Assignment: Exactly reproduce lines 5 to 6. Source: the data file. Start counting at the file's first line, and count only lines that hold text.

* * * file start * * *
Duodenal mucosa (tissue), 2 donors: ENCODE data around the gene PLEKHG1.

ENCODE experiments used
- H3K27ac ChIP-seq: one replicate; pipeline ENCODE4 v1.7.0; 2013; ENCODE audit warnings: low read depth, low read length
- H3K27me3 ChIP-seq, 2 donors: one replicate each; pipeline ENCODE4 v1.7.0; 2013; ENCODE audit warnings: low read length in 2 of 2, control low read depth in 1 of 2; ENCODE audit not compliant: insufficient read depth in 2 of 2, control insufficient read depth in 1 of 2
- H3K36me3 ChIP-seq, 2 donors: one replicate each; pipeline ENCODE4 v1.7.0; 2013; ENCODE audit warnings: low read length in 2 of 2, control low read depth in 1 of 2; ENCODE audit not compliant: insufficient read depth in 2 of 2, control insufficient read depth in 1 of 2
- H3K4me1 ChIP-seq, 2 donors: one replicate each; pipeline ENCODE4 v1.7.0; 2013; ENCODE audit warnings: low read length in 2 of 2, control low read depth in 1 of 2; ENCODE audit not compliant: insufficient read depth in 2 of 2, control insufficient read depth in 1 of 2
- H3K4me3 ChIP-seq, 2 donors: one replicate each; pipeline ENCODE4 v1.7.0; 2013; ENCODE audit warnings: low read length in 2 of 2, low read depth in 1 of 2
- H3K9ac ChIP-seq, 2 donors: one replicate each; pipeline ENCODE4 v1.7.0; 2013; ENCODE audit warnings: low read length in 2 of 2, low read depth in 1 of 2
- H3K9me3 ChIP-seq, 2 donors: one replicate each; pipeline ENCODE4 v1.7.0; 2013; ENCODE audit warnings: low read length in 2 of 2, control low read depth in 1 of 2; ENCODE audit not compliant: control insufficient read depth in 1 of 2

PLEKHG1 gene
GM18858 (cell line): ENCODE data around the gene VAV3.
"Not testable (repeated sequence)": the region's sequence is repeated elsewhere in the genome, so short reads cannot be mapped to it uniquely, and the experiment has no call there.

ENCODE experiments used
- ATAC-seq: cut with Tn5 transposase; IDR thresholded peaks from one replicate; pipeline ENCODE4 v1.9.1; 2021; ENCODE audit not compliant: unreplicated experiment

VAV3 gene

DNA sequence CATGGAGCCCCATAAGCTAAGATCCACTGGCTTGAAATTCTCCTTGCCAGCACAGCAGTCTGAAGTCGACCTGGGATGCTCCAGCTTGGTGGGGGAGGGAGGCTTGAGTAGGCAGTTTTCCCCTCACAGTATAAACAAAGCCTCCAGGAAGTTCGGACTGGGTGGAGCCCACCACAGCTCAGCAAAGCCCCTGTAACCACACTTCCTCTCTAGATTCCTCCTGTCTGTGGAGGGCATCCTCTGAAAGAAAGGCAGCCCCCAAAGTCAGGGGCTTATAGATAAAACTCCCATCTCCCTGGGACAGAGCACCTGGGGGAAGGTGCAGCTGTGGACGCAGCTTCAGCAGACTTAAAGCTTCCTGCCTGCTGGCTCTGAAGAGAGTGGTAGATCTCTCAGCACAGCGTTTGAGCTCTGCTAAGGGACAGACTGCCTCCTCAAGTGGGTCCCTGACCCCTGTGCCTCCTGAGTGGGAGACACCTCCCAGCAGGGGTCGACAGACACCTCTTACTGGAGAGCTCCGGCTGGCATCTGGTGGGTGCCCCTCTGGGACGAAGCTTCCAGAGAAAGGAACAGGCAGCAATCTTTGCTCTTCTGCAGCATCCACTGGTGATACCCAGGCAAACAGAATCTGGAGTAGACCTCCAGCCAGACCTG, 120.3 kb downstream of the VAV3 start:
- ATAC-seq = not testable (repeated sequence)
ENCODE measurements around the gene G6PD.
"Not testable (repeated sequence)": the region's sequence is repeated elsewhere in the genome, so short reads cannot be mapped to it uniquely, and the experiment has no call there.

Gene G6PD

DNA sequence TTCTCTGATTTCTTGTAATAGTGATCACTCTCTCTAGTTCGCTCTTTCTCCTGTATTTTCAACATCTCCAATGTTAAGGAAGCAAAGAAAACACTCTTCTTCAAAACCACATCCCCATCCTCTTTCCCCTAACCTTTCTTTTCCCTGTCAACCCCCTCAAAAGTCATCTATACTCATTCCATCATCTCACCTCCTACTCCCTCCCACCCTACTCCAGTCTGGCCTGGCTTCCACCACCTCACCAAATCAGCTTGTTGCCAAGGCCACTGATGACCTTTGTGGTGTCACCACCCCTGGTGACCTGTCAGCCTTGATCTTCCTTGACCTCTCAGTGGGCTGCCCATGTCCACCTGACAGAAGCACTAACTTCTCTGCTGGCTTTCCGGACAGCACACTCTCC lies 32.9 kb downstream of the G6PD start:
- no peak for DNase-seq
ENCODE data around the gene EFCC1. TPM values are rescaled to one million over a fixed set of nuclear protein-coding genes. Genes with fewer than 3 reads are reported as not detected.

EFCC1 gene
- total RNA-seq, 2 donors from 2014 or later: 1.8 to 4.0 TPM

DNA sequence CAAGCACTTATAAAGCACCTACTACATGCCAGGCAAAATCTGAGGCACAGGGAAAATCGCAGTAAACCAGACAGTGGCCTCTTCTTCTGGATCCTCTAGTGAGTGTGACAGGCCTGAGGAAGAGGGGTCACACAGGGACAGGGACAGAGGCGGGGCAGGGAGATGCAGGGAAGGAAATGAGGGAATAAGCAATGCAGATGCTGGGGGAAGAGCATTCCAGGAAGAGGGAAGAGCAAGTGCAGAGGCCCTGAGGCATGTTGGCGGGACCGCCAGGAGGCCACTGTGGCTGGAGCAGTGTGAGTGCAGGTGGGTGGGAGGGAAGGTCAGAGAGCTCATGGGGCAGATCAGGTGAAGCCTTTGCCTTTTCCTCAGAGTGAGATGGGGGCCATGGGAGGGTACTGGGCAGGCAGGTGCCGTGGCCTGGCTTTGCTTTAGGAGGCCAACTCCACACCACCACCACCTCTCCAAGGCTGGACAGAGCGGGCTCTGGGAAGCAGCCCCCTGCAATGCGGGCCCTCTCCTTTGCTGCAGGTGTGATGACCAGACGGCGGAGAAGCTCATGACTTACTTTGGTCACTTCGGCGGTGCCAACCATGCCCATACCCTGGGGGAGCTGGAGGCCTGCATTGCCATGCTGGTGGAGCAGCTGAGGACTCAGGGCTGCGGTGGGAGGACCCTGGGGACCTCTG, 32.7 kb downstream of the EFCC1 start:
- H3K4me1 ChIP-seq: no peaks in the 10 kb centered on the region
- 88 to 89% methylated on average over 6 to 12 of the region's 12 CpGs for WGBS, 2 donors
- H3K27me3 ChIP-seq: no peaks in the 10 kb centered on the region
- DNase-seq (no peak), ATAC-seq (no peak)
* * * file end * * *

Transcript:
- H3K36me3 ChIP-seq, 2 donors: one replicate each; pipeline ENCODE4 v1.7.0; 2013; ENCODE audit warnings: low read length in 2 of 2, control low read depth in 1 of 2; ENCODE audit not compliant: insufficient read depth in 2 of 2, control insufficient read depth in 1 of 2
- H3K4me1 ChIP-seq, 2 donors: one replicate each; pipeline ENCODE4 v1.7.0; 2013; ENCODE audit warnings: low read length in 2 of 2, control low read depth in 1 of 2; ENCODE audit not compliant: insufficient read depth in 2 of 2, control insufficient read depth in 1 of 2